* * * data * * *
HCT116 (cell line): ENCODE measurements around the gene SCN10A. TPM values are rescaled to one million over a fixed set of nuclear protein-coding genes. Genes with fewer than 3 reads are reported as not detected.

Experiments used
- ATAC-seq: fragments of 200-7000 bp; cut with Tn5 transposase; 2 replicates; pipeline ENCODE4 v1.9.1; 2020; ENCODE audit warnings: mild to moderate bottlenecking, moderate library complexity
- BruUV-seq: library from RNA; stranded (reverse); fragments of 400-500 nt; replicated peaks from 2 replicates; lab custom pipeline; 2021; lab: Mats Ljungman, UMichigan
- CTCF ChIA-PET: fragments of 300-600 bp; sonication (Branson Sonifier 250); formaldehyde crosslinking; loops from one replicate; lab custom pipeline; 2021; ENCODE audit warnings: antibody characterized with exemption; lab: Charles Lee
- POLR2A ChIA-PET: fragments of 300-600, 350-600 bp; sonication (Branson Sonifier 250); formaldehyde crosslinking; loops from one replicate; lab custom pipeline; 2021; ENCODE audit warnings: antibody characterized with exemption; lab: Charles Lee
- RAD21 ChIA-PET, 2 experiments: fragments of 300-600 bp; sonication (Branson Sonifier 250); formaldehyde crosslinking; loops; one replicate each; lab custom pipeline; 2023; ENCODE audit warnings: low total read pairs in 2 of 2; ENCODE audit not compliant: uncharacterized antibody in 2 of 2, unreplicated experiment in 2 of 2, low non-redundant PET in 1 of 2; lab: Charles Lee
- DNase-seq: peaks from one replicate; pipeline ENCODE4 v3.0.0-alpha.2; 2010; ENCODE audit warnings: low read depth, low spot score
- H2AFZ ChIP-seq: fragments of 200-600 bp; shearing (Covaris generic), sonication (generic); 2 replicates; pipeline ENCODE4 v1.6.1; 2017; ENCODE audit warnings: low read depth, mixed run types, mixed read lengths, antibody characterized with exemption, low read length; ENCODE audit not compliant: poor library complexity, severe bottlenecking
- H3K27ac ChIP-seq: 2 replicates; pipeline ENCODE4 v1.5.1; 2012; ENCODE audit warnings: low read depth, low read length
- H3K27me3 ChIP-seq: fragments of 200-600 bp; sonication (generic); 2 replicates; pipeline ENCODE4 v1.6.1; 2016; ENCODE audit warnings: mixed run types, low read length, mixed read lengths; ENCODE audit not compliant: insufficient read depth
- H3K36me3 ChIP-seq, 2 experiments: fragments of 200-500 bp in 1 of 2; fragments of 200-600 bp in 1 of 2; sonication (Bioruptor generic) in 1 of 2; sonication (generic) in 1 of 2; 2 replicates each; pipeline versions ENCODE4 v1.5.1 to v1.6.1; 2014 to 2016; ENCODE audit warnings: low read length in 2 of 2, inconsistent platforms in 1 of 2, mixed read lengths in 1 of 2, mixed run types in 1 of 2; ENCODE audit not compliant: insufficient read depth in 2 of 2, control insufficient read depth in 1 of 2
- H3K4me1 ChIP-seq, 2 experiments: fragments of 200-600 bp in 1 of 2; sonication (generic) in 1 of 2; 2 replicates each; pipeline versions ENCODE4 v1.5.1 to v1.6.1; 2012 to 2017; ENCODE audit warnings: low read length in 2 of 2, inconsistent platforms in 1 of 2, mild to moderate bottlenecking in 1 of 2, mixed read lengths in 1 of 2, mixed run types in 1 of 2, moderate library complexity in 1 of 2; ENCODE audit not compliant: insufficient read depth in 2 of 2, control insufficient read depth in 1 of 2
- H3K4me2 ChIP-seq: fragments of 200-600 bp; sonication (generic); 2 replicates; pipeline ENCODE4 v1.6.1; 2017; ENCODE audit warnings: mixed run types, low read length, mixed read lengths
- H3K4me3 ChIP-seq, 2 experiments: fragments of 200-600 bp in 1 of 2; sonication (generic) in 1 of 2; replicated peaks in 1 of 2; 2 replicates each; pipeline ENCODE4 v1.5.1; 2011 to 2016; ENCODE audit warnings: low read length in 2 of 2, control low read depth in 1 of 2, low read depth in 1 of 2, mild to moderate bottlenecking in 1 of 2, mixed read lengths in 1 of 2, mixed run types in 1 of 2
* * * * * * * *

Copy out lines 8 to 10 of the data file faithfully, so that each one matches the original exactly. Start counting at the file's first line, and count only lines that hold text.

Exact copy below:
- DNase-seq: peaks from one replicate; pipeline ENCODE4 v3.0.0-alpha.2; 2010; ENCODE audit warnings: low read depth, low spot score
- H2AFZ ChIP-seq: fragments of 200-600 bp; shearing (Covaris generic), sonication (generic); 2 replicates; pipeline ENCODE4 v1.6.1; 2017; ENCODE audit warnings: low read depth, mixed run types, mixed read lengths, antibody characterized with exemption, low read length; ENCODE audit not compliant: poor library complexity, severe bottlenecking
- H3K27ac ChIP-seq: 2 replicates; pipeline ENCODE4 v1.5.1; 2012; ENCODE audit warnings: low read depth, low read length